United States District Court Partially Vacates U.S. DOL’s Rule on “Companionship” Exemption

In a December 22, 2014 decision, the United States District Court for the District of Columbia vacated a provision of the Department of Labor’s new regulations relating to overtime and minimum wage payments for domestic service workers who previously fell under the “companionship” exemption. The regulation, originally scheduled to go into effect January 1, 2015, would have barred third-party employers, such as home health care companies, from claiming an exemption previously allowed for workers performing “those services which provide fellowship, care, and protection for a person who, due to advanced age or physical or mental infirmity cannot care for his or her own needs.”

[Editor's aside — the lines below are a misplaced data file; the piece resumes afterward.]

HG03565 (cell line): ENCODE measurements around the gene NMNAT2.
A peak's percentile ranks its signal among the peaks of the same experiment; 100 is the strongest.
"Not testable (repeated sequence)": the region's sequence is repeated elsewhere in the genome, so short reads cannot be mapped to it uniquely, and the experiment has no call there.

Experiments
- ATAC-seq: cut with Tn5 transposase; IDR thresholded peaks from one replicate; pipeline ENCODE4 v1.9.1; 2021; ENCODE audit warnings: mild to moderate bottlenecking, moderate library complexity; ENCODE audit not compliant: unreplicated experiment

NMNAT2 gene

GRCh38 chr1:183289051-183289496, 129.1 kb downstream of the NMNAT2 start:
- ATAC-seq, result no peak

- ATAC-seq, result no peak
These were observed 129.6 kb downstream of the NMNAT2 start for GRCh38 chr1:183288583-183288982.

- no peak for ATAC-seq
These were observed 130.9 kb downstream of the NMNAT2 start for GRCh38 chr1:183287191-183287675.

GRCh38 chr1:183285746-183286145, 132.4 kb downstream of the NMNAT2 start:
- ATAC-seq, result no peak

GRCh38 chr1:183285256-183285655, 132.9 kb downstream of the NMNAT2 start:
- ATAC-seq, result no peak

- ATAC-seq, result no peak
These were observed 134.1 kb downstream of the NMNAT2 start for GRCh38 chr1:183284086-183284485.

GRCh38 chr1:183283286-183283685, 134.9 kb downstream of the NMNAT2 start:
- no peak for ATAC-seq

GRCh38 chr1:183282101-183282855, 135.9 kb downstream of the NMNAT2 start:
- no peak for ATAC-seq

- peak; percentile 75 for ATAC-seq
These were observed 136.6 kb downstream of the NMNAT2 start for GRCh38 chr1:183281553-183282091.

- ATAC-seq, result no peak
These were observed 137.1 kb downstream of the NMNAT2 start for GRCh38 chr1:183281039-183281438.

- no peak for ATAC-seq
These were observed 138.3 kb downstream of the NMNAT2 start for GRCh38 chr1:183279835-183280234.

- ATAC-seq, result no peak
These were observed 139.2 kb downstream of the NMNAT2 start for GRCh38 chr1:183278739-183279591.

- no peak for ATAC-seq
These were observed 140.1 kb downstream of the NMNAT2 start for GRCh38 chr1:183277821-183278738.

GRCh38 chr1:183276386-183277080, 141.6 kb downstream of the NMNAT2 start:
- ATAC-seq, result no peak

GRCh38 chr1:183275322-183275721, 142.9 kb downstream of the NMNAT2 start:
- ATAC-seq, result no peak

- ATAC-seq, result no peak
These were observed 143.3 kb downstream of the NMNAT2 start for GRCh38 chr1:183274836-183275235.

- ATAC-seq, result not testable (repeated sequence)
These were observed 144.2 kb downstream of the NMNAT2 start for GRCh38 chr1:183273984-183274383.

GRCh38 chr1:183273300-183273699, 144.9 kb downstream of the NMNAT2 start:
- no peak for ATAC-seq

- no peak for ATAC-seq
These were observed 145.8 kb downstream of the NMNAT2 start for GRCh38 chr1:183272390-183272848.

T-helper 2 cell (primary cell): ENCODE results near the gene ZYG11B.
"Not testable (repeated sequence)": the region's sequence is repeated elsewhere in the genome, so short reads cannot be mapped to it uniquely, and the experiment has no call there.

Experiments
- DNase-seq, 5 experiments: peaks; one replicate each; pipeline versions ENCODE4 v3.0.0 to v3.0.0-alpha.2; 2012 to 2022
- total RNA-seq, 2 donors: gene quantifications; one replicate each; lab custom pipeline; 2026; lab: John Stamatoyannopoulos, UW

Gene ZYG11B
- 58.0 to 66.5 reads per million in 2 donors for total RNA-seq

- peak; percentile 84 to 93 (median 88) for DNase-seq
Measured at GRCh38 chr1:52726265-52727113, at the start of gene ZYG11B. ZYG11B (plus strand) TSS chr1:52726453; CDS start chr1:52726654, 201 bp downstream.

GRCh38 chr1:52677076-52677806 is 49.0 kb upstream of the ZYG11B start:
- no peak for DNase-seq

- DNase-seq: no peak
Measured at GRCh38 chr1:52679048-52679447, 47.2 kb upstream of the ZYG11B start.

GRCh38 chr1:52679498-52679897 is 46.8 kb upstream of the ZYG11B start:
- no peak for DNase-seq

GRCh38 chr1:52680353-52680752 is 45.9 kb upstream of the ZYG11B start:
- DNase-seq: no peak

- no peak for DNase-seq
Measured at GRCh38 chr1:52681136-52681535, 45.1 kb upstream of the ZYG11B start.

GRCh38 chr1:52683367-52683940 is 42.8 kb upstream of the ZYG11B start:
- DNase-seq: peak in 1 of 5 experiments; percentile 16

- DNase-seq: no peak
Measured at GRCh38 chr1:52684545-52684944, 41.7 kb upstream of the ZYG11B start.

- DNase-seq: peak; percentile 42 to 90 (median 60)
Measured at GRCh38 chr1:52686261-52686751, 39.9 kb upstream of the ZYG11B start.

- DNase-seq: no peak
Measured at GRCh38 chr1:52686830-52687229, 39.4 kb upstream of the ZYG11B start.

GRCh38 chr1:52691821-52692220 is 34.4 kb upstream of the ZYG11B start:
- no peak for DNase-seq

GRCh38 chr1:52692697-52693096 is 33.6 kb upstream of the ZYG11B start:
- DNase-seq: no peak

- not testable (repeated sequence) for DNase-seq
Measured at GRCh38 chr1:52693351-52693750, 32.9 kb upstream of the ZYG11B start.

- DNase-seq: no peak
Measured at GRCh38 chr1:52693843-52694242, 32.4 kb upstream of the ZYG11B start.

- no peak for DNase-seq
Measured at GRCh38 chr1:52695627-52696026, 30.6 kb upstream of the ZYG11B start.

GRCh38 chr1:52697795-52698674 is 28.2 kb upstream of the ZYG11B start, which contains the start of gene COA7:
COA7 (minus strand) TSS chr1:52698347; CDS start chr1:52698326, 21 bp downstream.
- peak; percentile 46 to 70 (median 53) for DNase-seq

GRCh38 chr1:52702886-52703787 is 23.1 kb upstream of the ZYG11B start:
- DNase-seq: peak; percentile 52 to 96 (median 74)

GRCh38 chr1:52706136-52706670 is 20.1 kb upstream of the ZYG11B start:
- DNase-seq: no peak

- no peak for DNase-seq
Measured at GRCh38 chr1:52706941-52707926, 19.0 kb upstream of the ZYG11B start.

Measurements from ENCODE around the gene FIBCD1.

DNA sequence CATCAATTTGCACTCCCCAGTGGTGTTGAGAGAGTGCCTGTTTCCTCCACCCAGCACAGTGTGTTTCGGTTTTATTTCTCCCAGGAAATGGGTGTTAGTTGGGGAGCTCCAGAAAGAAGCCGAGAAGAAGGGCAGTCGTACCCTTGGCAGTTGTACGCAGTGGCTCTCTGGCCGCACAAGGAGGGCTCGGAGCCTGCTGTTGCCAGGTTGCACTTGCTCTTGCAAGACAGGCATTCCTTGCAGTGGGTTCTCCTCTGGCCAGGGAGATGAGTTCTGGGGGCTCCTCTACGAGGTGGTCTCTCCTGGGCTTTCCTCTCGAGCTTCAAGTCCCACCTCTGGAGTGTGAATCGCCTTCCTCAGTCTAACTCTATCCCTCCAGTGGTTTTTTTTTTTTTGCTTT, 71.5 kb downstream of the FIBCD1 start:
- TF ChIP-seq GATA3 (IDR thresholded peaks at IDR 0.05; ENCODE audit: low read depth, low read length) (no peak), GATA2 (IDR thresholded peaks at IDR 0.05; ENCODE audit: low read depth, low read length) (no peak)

Following the court’s ruling, third-party employers will still be permitted to claim the exemption. Though challenged by the home health industry, the court declined to alter the U.S. DOL’s rule any further, including its decision to remove the word “care” from the definition. This removes the exemption from those workers who spend 20% or more of their working hours engaged in “care” activities related to either assisting with the “activities of daily living,” such as dressing, feeding, and bathing or with “instrumental activities of daily living,” namely those activities which allow a person to live at home, such as driving, meal preparation, and arranging medical care.